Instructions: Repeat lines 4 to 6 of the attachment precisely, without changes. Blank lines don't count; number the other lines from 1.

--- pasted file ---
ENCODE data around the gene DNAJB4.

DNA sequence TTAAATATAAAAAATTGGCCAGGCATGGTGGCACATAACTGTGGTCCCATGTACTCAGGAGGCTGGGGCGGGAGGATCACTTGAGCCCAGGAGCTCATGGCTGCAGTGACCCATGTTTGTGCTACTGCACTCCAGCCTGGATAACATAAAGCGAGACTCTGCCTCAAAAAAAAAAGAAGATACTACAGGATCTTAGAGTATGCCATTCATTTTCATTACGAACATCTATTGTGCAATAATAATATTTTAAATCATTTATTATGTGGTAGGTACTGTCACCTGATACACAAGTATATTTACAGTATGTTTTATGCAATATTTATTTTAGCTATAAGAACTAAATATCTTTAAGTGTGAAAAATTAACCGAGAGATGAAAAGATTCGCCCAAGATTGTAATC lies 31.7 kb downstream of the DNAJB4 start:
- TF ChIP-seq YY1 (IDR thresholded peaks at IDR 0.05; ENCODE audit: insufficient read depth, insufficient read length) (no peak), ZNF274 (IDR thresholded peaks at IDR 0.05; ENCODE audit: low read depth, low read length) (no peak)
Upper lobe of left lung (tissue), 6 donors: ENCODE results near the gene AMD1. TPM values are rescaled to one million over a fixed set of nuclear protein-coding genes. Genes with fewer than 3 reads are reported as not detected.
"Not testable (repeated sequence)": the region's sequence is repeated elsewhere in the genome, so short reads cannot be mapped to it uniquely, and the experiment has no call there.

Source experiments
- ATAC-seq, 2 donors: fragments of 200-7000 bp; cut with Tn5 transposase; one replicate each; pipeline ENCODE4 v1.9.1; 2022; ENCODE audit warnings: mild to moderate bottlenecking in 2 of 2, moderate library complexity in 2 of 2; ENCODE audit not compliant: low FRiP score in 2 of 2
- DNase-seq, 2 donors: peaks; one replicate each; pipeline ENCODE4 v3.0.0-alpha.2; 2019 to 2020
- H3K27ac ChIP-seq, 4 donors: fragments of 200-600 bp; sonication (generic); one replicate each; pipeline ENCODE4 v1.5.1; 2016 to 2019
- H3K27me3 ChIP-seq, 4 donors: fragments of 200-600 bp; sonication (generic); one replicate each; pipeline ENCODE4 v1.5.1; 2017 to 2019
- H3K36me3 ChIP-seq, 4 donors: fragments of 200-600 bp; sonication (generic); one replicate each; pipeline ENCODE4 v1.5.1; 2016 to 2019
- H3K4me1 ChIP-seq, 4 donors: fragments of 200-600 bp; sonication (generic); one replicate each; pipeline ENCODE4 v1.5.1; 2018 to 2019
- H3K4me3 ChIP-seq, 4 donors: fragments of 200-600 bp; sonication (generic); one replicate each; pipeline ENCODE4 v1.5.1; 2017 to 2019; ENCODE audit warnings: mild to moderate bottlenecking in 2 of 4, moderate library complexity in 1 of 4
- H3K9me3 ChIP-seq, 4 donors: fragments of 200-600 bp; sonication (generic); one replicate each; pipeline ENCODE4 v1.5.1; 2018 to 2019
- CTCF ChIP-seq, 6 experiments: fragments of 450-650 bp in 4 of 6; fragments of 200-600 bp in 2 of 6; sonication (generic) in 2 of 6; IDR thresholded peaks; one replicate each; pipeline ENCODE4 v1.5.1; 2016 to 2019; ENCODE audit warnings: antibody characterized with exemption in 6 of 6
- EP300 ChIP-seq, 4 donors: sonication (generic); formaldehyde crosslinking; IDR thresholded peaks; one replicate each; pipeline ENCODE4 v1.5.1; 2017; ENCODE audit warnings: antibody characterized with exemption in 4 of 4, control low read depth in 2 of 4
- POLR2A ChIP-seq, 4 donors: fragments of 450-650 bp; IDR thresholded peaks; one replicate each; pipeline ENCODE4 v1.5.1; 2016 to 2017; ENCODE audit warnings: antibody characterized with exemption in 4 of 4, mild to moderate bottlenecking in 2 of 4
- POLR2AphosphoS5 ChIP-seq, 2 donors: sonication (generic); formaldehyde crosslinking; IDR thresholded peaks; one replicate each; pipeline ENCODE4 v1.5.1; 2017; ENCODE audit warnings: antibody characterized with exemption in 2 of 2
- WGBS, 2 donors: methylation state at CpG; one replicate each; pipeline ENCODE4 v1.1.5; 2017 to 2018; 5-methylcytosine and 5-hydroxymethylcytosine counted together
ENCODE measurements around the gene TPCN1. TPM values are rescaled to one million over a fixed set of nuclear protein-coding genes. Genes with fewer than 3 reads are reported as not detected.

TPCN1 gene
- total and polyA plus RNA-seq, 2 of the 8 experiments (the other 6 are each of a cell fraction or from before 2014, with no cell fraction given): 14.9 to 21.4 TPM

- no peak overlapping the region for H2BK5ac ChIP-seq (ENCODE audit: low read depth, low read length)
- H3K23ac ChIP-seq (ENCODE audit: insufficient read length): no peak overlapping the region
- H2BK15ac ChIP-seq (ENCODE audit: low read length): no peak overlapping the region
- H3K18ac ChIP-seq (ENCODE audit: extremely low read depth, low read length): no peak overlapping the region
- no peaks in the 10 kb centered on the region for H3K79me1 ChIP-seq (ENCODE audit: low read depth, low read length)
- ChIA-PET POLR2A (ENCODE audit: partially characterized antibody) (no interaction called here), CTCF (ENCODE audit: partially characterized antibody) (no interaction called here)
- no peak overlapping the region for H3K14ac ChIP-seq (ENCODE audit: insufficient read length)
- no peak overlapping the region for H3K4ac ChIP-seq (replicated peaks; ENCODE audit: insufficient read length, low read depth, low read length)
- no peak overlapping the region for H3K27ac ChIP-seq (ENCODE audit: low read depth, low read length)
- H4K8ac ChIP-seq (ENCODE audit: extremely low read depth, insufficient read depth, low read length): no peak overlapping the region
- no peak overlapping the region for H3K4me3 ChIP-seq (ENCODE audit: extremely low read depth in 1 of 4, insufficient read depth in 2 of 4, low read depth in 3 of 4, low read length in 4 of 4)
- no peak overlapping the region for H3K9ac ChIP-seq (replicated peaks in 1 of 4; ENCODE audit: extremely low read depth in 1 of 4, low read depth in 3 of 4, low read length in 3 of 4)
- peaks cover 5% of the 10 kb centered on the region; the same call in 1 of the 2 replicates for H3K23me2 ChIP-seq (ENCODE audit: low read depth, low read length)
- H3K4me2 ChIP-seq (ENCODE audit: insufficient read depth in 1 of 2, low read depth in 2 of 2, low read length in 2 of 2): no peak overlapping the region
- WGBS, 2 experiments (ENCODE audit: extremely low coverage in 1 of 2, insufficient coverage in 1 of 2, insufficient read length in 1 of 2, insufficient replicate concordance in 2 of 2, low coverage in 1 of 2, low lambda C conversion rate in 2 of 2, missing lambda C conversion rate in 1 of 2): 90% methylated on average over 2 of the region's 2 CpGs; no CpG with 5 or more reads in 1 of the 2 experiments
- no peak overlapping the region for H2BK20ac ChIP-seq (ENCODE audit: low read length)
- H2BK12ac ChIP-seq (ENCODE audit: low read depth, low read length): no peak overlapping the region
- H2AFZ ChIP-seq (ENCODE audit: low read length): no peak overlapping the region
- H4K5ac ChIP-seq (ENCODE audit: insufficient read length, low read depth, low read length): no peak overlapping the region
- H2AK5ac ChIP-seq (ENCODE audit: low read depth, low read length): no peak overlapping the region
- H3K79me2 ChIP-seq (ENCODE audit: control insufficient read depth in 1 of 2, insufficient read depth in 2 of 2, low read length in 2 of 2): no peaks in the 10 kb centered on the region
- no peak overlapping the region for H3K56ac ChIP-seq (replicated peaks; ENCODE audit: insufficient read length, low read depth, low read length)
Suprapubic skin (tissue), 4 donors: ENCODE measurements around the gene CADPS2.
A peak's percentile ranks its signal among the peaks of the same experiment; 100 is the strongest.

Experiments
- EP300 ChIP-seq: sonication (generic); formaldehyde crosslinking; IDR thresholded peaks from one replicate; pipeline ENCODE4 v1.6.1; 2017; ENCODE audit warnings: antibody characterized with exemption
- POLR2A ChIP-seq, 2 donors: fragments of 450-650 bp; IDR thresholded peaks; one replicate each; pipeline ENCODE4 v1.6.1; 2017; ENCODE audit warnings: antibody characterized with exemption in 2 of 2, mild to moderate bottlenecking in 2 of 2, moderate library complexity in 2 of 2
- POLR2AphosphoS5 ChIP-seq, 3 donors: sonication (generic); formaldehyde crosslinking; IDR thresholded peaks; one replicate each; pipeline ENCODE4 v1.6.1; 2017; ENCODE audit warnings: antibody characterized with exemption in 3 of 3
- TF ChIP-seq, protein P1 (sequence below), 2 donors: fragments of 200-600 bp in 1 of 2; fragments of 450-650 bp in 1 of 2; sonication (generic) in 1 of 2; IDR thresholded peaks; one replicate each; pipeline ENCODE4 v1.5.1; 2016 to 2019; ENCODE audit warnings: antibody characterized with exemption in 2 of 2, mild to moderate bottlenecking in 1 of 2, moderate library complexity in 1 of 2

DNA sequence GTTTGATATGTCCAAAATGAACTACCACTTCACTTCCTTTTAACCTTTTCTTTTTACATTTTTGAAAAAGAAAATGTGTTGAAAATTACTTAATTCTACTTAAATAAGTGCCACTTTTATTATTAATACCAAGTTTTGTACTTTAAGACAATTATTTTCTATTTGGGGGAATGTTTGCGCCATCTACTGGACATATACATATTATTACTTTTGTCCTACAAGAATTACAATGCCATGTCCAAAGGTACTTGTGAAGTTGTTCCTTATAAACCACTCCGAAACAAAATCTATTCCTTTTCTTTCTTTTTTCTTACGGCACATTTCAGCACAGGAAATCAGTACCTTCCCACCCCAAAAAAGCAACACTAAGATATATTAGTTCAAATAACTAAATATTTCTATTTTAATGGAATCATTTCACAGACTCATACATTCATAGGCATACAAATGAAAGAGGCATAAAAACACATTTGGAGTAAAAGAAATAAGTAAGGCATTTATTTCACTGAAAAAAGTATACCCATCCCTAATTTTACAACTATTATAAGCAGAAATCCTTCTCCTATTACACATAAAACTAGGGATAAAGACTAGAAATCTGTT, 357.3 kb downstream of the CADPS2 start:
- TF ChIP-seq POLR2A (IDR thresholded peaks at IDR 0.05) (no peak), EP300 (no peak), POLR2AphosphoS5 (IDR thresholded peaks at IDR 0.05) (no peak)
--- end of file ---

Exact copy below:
Upper lobe of left lung (tissue), 6 donors: ENCODE results near the gene AMD1. TPM values are rescaled to one million over a fixed set of nuclear protein-coding genes. Genes with fewer than 3 reads are reported as not detected.
"Not testable (repeated sequence)": the region's sequence is repeated elsewhere in the genome, so short reads cannot be mapped to it uniquely, and the experiment has no call there.

Source experiments